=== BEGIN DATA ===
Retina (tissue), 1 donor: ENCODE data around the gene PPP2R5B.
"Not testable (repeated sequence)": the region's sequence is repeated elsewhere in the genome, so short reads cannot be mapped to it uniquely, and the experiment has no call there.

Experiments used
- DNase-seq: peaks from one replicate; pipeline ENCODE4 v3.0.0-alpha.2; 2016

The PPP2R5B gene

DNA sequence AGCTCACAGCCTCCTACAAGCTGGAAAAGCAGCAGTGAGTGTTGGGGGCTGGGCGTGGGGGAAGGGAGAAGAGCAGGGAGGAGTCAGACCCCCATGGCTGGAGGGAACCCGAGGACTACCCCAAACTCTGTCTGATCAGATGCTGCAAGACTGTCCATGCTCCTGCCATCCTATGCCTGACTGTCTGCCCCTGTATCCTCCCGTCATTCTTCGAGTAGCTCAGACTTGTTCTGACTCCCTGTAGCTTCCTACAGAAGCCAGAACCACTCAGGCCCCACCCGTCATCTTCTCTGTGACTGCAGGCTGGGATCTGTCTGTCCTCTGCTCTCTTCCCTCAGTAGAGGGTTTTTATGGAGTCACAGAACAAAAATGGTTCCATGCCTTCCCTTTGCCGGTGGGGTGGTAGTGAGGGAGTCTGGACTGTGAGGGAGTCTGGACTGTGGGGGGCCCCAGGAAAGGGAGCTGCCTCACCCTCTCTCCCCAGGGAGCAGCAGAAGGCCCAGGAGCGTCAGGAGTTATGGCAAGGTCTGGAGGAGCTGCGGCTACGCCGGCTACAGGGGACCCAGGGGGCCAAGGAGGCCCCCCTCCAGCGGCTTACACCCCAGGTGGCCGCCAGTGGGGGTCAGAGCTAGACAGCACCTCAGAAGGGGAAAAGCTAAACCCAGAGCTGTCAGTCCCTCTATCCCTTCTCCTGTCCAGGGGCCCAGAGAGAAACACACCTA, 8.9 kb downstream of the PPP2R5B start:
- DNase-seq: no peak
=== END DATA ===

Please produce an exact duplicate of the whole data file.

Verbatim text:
Retina (tissue), 1 donor: ENCODE data around the gene PPP2R5B.
"Not testable (repeated sequence)": the region's sequence is repeated elsewhere in the genome, so short reads cannot be mapped to it uniquely, and the experiment has no call there.

Experiments used
- DNase-seq: peaks from one replicate; pipeline ENCODE4 v3.0.0-alpha.2; 2016

The PPP2R5B gene

DNA sequence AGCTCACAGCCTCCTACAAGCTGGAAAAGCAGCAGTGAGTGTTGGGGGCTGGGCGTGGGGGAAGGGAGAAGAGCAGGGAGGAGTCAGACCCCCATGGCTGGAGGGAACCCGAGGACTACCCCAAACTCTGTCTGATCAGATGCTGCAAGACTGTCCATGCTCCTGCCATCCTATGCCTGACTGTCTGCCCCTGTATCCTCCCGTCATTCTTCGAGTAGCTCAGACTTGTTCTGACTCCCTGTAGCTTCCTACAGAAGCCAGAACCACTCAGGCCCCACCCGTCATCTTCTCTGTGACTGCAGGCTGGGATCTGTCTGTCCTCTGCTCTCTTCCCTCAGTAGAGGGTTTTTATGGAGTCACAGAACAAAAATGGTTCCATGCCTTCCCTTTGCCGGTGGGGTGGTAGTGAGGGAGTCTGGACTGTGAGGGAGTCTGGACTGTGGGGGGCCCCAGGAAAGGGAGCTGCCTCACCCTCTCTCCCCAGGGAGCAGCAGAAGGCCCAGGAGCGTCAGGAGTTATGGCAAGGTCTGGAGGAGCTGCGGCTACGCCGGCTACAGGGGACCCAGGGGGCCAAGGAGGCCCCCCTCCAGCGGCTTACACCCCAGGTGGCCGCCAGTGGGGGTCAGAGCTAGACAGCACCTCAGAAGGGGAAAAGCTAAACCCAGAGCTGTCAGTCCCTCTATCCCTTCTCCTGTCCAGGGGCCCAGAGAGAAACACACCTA, 8.9 kb downstream of the PPP2R5B start:
- DNase-seq: no peak